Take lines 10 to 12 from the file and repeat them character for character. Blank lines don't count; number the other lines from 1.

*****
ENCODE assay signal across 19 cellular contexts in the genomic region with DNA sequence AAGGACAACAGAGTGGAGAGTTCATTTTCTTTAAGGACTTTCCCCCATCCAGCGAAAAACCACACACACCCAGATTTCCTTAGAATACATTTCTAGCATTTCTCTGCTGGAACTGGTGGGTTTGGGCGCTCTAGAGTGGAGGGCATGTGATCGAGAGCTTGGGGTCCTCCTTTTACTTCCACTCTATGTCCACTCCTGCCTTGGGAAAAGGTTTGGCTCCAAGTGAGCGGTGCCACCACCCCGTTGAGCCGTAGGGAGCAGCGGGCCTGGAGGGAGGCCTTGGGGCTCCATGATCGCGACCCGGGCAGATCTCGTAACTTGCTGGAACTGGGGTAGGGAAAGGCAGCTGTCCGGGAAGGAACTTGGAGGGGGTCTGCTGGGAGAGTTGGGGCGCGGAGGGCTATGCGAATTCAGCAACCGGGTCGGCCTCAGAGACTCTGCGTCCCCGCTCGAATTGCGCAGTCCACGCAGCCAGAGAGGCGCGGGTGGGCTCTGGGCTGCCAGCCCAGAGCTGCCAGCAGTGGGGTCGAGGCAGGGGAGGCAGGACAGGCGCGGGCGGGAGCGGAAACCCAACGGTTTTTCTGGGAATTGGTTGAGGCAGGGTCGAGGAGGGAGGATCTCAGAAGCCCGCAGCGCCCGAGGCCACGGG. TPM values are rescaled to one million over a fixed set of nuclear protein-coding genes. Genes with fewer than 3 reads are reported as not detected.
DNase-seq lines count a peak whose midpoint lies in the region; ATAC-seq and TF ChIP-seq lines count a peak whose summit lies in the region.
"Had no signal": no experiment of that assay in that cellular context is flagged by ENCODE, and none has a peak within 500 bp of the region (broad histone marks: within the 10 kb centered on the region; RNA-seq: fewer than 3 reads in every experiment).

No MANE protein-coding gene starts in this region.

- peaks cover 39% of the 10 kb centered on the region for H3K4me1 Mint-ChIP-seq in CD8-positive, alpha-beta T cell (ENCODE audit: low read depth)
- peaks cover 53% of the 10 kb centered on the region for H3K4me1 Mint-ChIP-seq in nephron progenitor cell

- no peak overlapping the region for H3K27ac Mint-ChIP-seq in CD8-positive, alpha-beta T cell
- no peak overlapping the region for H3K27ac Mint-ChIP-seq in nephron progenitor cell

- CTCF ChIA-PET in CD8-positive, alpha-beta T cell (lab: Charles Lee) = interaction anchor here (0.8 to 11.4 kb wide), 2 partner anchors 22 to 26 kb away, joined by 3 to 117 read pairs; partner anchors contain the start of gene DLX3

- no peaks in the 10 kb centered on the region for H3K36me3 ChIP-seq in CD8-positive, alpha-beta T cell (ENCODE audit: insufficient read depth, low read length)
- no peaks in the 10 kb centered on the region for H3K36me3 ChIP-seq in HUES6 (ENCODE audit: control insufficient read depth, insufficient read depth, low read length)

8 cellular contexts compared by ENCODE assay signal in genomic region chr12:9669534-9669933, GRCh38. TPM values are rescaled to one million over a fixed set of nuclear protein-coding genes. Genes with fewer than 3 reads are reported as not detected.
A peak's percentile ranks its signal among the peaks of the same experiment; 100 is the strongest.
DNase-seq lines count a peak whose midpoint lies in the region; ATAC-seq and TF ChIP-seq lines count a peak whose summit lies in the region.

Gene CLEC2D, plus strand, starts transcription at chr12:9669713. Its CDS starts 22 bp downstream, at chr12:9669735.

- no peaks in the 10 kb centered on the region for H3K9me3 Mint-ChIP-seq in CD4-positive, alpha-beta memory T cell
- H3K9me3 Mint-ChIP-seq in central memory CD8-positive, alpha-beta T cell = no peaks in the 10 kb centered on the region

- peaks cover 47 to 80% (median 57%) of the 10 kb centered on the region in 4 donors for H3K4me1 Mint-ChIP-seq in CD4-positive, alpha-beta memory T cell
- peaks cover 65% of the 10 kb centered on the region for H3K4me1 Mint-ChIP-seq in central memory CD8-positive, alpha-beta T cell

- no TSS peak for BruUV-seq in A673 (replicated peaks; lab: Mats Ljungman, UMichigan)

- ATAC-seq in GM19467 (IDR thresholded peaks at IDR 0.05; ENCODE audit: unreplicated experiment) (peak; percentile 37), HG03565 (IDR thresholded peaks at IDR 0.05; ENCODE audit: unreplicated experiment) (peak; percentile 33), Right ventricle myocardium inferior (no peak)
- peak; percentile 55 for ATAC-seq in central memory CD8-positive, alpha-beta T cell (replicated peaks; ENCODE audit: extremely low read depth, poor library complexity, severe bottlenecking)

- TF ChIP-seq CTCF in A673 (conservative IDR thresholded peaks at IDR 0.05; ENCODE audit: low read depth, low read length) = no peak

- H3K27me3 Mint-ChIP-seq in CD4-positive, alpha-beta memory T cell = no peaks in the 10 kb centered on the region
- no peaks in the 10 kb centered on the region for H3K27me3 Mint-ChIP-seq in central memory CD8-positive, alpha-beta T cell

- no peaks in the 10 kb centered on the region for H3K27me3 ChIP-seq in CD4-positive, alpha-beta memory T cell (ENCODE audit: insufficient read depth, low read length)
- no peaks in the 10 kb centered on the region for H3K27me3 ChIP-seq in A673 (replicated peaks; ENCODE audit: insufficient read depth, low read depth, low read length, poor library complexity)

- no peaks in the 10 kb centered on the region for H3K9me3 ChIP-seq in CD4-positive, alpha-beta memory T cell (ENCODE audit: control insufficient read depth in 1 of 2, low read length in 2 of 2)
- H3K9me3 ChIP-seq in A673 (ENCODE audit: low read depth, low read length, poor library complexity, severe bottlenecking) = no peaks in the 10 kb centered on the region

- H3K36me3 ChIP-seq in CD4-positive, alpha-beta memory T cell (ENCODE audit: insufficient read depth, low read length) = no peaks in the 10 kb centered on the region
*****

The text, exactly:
- no peaks in the 10 kb centered on the region for H3K36me3 ChIP-seq in CD8-positive, alpha-beta T cell (ENCODE audit: insufficient read depth, low read length)
- no peaks in the 10 kb centered on the region for H3K36me3 ChIP-seq in HUES6 (ENCODE audit: control insufficient read depth, insufficient read depth, low read length)

8 cellular contexts compared by ENCODE assay signal in genomic region chr12:9669534-9669933, GRCh38. TPM values are rescaled to one million over a fixed set of nuclear protein-coding genes. Genes with fewer than 3 reads are reported as not detected.